Dejan Lovren: Is He Really THAT Bad?
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Occasionally, a player comes along that it’s cool to hate.
They don’t appear at all fashionable, their performances are torn to shreds left, right and centre and they seemingly have to perform to miraculous levels to receive any praise in the slightest.
There’s always at least one Liverpool player who fits the bill perfectly, from Jordan Henderson in his younger days, James Milner during a dip in the second-half of 2016/17, all the way back to John Arne Riise, who still gets lambasted despite actually being a more than adequate left-back.
At Anfield currently, that man is Dejan Lovren.
Now, before I start proclaiming the Croatian to being a top drawer centre-back – I wouldn’t want to upset some very prominent Anfield Index alumni – I will say this: he’s not good enough to be starting for Liverpool.
Since moving to Merseyside in the summer of 2014, ironically as quite a fashionable signing, having shone under hipsters’ favourite Mauricio Pochettino at Southampton, Lovren has never managed to convince the masses.
What many had failed to realise prior to their joy at him joining was that he had a masterful defensive midfield pairing of Victor Wanyama and Morgan Schneiderlin mopping up in front of him at St Mary’s.
His performances have often been too erratic, inconsistent and error-strewn for a team of Liverpool’s calibre, and he has done little to ensure the Reds’ leaky defence has improved.
About the worst criticism I can pay Lovren is that there are elements of Martin Skrtel to his game. In other words, he brings no calm to proceedings at the back.
Over the past three years, he has let himself and the team down on too many occasions, and the £20million Liverpool forked out for him has to be seen as far too much, in hindsight.
Despite Lovren’s numerous deficiencies, there is one overriding issue that I have an issue with – he’s nowhere near as bad as some would make you believe.
Quite why such a level of hate gets launched in Lovren’s direction remains a slight mystery, but sadly, it happens. Look on social media and elsewhere when he’s having an off day, and you’d think the Reds had a non-league player starting for them.
Jokes, GIFs and Memes are endlessly used to poke fun at him, and any pre or post-match quotes he comes out with are invariably met with negativity and ridicule.
The way many crucify him seems to put him on a par with all-time inept Liverpool defenders like Paul Konchesky, Djimi Traore and Torben Piechnik, which is both laughable and disrespectful.
When you actually look at the 2016/17 season as a whole, how many times did Lovren actually genuinely play badly, in comparison to when he proved a largely reliable presence?
There were some bad displays thrown in, without question – a shambolic performance at home to Palace and an atrocious second-half at Bournemouth both stand out – but also plenty of eye-catching showings.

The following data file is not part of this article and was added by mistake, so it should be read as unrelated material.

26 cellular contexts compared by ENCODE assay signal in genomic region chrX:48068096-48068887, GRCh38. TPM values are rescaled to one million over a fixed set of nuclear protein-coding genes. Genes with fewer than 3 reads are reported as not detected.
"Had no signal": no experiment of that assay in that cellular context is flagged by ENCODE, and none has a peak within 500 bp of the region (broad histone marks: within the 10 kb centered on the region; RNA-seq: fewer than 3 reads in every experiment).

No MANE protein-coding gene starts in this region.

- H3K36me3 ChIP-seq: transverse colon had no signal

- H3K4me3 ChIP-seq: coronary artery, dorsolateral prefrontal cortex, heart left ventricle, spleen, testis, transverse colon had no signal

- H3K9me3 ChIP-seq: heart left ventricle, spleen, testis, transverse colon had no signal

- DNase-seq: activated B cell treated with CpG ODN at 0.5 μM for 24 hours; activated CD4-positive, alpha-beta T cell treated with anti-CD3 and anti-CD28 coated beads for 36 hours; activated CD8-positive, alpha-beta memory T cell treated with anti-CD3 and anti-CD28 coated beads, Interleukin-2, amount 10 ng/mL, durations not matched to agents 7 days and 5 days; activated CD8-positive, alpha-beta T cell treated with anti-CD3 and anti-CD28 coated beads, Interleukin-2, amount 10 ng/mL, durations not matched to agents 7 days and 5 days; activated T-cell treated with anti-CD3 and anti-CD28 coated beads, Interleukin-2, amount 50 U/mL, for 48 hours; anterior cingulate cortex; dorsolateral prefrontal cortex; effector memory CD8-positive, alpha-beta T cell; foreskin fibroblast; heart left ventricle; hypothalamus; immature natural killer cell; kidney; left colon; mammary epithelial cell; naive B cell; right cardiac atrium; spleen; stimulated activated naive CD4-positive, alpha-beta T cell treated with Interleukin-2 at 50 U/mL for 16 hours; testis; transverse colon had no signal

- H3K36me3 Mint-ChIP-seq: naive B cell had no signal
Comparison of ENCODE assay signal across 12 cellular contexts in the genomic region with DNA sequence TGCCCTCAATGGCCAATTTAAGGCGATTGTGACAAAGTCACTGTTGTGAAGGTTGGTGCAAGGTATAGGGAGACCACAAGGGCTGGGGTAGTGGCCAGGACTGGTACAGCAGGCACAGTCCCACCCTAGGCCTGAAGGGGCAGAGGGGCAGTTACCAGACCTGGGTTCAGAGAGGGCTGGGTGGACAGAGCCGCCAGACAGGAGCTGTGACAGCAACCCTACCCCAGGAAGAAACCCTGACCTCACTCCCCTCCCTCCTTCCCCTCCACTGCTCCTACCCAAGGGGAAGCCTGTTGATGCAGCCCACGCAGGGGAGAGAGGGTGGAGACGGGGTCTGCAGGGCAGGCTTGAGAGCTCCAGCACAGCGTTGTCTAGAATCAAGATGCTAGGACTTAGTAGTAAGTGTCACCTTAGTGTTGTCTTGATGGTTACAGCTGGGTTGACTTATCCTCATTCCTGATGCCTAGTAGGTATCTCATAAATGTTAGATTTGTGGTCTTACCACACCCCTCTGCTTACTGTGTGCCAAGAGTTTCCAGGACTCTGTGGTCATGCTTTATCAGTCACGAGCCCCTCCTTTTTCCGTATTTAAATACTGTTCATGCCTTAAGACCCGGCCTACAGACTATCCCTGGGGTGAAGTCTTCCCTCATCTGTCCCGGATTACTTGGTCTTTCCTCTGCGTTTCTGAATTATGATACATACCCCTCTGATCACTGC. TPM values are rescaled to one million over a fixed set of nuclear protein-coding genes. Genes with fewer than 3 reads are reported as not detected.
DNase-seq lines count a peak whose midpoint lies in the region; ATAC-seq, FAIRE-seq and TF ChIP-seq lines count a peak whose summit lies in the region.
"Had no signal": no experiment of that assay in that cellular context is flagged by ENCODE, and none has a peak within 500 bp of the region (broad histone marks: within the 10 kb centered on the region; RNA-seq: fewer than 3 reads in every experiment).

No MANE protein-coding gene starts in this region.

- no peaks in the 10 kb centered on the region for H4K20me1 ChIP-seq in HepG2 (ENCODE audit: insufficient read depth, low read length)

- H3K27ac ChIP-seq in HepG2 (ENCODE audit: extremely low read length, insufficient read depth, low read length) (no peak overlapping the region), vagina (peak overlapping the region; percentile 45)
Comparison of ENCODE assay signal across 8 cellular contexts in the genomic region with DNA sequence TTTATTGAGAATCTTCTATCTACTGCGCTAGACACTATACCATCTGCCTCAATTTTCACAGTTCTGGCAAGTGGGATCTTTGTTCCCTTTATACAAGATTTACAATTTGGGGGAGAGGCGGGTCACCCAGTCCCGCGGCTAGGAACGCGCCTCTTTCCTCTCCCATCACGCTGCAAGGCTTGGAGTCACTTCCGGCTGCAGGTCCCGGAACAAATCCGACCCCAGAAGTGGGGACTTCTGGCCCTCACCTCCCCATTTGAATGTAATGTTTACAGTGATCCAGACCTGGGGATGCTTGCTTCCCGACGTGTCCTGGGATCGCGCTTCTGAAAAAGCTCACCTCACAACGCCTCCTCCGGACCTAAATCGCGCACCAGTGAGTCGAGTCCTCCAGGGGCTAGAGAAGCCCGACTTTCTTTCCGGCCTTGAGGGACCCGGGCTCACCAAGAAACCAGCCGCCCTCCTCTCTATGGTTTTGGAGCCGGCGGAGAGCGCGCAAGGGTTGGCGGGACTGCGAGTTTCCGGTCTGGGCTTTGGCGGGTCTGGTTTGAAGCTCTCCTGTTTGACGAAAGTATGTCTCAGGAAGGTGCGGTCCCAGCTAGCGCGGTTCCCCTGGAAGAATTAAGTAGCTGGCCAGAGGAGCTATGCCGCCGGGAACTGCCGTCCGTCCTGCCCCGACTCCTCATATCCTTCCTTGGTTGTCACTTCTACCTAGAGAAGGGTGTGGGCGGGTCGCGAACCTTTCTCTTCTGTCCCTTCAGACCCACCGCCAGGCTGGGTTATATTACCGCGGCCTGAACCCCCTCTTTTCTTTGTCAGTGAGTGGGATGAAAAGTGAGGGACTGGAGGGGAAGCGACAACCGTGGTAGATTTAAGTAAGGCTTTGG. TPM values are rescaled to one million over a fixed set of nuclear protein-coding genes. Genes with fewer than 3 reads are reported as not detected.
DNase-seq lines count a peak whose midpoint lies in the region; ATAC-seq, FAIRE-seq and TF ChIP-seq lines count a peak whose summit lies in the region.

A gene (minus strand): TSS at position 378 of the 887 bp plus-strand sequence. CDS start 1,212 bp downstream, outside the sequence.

He was superb in the 2-1 win at Chelsea last September, opening the scoring and dominating the Blues’ attack throughout. Likewise, he was one of many excellent performers in the New Year’s Eve triumph over Man City.
The 27-year-old again shone in high-profile matches, this time away to Man United, in a cauldron of noise and hate, and in the Merseyside derby against Everton at Anfield.
The 2-1 loss to Palace at Anfield was the only Premier League match that Liverpool lost all season with both Lovren and Joel Matip starting, so he can’t have been that bad, can he?
It’s not as if Matip was a miracle worker in his first season with the Reds, making Lovren look far better than he is.
That’s just a selection of bad and good from Lovren, going to show that he is far from the walking disaster area that some lazily claim.
He has been capped 31 times by a Croatia team who have become one of Europe’s most respected international sides in the last 15 or 20 years – had it not been for a fallout with manager Ante Cacic, it would have been more.
So let’s not sit here and pretend Lovren is a ‘dreadful’ defender all of a sudden. He’s not.
Moving forward, he has to be used sparingly by Jurgen Klopp, coming into the side when Matip and Liverpool’s new summer signing at centre-back are unavailable or in need of a rest.
He is good enough to come in and do a job now and then, and while he will continue to chuck in the odd gaffe, there will be some performances of real note, too.
Given the stubborn nature of football fans these days, nothing will ever change their opinion of Lovren, but he is being mistreated by too many.
By all means, feel free to not rate him highly in the slightest – I certainly don’t – but equally, admit that he has his good moments and is far from the worst defender to have donned the Liverpool jersey over the years.
Some people just want to fit in with the cool kids.